Now that you can determine how high the kitchen backsplash should go, a trickier consideration is the width. Many designers and constructors have different standpoints on where the tiles should end across the wall. But from an architectural perspective, which is the correct one, design follows function. If you don't need the backsplash on the sidewalk, end it before the doorway.
You are in luck if your cabinets align and run wall to wall. A general rule is to end the kitchen backsplash tile in line with the uppers. They should form a crisp line. You can get away with extending to near the doorway if you choose a pencil or bullnose tile that makes a natural transition point to the untiled wall. Tapered tiles on the backsplash end are always a fun design to try. Hexagonal tiles best achieve the tapered design. Check out more tapered tile designs.
A natural stopping point for horizontal tiling is an inside corner or window. The inside corner is where the countertop ends and runs up vertically. A kitchen backsplash is usually on one or two sides; therefore, it shouldn't extend past that. There's no need to extend the backsplash to the sidewall and give your kitchen an awkward look.
We have advised you to avoid the sidewall, but there are instances when you can tile the sidewall. Two-inch backsplashes that match the countertop can go on the sidewall. Choosing a contrasting color will hang the tile backsplash in mid-space and be an eyesore, especially if it ends abruptly. Use easy-to-wipe paint to cover the ends rather than tile up to the sidewall.
Cost Saving Tips
- A countertop to ceiling tile may break the bank for you. However, you can choose a PVC or faux tin backsplash, which costs a few dollars less per square foot than premium tiles, for a sophisticated look and to maintain functionality.
- If you are ending the backsplash around a window, tile down with a similar color to the wall rather than tile up. You can choose cream tiles to match the wall's shade if you have a white wall. You will save on square feet of tiles and have a glam kitchen.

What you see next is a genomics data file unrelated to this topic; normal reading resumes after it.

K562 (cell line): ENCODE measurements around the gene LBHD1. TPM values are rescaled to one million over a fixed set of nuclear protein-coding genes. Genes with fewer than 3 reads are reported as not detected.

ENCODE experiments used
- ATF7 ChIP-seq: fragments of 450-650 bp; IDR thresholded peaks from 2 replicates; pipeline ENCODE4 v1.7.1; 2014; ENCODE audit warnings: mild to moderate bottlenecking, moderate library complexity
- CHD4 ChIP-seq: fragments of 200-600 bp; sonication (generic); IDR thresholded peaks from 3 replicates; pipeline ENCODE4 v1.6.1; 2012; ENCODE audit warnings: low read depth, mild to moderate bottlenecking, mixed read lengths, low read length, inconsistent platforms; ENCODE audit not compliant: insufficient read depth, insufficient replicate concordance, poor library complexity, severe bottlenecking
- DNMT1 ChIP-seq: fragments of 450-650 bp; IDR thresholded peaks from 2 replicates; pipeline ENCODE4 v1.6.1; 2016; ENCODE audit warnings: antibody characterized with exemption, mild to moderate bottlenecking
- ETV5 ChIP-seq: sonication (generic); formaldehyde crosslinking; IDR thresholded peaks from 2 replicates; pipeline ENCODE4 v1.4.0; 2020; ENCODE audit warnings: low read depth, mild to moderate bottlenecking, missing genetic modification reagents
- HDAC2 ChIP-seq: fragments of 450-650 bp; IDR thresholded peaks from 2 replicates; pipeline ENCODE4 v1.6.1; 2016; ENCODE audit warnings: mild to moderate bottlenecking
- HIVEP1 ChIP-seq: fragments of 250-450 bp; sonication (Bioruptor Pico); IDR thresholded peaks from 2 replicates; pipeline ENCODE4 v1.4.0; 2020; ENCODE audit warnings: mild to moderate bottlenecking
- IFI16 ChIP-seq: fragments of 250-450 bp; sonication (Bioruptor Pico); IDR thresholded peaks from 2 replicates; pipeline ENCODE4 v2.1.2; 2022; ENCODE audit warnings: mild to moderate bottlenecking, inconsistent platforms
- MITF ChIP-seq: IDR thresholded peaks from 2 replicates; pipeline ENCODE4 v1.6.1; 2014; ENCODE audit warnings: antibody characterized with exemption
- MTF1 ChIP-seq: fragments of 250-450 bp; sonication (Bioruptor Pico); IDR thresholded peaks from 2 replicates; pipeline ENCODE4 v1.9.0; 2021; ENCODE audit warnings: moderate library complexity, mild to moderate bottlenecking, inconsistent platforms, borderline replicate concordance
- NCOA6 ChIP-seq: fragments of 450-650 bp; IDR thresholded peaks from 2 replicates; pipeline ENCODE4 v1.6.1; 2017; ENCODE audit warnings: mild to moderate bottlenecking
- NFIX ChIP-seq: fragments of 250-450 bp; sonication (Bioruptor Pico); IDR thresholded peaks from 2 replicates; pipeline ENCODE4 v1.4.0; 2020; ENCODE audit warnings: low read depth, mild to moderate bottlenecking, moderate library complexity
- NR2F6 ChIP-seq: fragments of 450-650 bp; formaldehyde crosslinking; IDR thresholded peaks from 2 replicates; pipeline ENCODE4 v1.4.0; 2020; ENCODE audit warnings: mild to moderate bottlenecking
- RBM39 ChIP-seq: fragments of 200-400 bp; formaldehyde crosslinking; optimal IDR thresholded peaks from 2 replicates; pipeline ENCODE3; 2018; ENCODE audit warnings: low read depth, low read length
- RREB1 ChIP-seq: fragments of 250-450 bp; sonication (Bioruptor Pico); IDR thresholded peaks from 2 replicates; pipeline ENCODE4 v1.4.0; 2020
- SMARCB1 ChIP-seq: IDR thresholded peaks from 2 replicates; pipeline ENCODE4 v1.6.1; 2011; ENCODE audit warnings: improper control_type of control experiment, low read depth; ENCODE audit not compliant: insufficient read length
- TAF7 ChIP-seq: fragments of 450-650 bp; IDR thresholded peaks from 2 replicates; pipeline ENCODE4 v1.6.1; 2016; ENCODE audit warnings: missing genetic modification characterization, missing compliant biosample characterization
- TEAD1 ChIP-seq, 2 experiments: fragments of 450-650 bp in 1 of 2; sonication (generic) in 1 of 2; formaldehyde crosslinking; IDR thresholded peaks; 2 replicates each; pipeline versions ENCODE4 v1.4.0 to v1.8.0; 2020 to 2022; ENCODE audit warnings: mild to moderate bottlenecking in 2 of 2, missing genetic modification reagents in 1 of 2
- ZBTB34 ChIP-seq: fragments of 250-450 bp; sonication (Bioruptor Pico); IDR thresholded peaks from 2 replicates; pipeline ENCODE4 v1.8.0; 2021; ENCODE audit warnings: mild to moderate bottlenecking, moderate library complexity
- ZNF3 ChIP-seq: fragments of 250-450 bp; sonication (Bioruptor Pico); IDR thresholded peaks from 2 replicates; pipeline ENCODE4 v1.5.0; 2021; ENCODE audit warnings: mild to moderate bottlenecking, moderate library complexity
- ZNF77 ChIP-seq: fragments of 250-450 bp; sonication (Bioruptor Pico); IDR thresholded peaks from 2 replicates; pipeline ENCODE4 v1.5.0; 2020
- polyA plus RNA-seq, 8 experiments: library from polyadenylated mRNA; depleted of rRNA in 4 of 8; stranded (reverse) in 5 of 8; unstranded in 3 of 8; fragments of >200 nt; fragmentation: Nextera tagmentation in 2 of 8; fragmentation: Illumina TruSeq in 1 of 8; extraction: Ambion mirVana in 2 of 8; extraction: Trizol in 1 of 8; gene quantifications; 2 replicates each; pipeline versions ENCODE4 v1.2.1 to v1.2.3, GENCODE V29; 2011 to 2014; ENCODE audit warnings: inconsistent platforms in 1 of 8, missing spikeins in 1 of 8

- Choose a countertop style that will match your backsplash. It is more straightforward, economical, and aesthetically easy to match the backsplash color to the countertop color than vice versa. If you want a 4-inch granite backsplash, choose a granite countertop.
- Fill in kitchen backsplash gaps with peel and stick tiles that are ideal for easy renovations. The tiles are cost-effective and achieve a superior look compared to painting.
- Don't tile the back wall of the kitchen fridge unless you can see it. Instead, use the tiles to cover the area behind the stove and protect your wall from steam. Use a bold color tile if you want to cover the stove.
- Seal the tiling with a clear polyurethane sealer to retain the natural look and protect the grout from stains.
There is no hard and fast rule to where you should end your kitchen backsplash. While you can certainly play with the boundaries of your backsplash design, it is best to keep it within range of the cabinet lines. We have given you ideal ending points for your kitchen backsplash. Every kitchen is unique, but you can tackle any kitchen backsplash conundrum with our tips. Skip tiling the unnecessary sidewalls, and you will be okay.
Choose a color you like since you will see the backsplash every day. Always look for natural transition points to end the backsplash.